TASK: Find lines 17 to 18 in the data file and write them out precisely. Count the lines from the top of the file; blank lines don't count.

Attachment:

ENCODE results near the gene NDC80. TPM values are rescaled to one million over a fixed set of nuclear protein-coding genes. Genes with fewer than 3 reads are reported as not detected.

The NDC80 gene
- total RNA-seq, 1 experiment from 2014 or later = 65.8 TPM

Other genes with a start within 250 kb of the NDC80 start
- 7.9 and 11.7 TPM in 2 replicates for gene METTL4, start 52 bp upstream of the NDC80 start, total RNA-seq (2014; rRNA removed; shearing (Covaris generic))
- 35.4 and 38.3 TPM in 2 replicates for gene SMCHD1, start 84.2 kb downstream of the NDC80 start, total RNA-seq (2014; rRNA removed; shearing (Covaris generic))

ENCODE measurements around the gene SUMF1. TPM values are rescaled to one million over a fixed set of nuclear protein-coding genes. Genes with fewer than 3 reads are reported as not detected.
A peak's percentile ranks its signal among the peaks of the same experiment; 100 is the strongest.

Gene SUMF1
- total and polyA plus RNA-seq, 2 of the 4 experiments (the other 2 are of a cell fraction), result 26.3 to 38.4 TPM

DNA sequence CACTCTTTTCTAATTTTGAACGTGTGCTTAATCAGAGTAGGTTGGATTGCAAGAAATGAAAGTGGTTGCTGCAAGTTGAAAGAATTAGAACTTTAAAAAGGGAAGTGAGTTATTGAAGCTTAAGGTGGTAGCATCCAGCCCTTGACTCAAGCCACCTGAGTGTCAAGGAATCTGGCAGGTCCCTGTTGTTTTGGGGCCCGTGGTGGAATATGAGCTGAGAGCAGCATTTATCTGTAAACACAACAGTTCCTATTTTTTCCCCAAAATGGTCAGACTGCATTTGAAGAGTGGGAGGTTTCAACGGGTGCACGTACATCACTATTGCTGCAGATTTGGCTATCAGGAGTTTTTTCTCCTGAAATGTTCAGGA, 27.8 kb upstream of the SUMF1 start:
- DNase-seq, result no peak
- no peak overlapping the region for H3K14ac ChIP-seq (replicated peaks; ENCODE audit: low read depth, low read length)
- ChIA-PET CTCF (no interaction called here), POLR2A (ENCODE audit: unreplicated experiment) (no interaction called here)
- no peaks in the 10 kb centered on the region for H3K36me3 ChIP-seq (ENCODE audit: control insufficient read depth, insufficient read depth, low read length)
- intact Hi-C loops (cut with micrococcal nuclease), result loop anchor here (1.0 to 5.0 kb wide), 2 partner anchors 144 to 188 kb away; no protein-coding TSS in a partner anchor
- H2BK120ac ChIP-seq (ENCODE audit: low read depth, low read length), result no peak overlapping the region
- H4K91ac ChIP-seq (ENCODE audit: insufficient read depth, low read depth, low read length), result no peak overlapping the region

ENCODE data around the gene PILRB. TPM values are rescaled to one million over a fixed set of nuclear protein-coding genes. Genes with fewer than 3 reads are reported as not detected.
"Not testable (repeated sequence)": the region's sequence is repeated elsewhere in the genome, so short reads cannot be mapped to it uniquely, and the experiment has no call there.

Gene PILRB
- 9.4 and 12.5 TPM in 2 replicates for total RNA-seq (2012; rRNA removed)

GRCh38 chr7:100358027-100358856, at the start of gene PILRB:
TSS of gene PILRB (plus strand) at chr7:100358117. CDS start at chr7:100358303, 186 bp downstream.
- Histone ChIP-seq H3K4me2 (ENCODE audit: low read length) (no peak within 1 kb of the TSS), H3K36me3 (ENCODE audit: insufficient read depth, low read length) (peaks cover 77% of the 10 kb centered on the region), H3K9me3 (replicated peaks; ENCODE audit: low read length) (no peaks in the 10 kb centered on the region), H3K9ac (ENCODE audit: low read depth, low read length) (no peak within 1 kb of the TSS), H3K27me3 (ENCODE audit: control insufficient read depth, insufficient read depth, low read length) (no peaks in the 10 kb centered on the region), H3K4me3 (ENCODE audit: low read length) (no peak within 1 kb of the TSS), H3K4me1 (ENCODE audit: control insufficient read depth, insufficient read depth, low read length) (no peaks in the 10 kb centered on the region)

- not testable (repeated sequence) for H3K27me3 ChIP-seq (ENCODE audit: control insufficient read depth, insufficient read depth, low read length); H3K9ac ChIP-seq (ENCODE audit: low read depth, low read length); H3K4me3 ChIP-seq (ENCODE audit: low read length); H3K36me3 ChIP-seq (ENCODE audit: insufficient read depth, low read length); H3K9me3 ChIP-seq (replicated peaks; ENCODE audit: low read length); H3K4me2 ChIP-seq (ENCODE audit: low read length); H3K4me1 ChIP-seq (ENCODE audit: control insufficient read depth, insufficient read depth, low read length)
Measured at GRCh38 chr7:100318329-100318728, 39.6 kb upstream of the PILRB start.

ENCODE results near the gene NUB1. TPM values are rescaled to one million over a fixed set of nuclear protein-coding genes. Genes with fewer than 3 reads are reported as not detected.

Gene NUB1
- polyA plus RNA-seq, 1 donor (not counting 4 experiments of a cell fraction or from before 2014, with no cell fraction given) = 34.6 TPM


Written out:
- H2BK120ac ChIP-seq (ENCODE audit: low read depth, low read length), result no peak overlapping the region
- H4K91ac ChIP-seq (ENCODE audit: insufficient read depth, low read depth, low read length), result no peak overlapping the region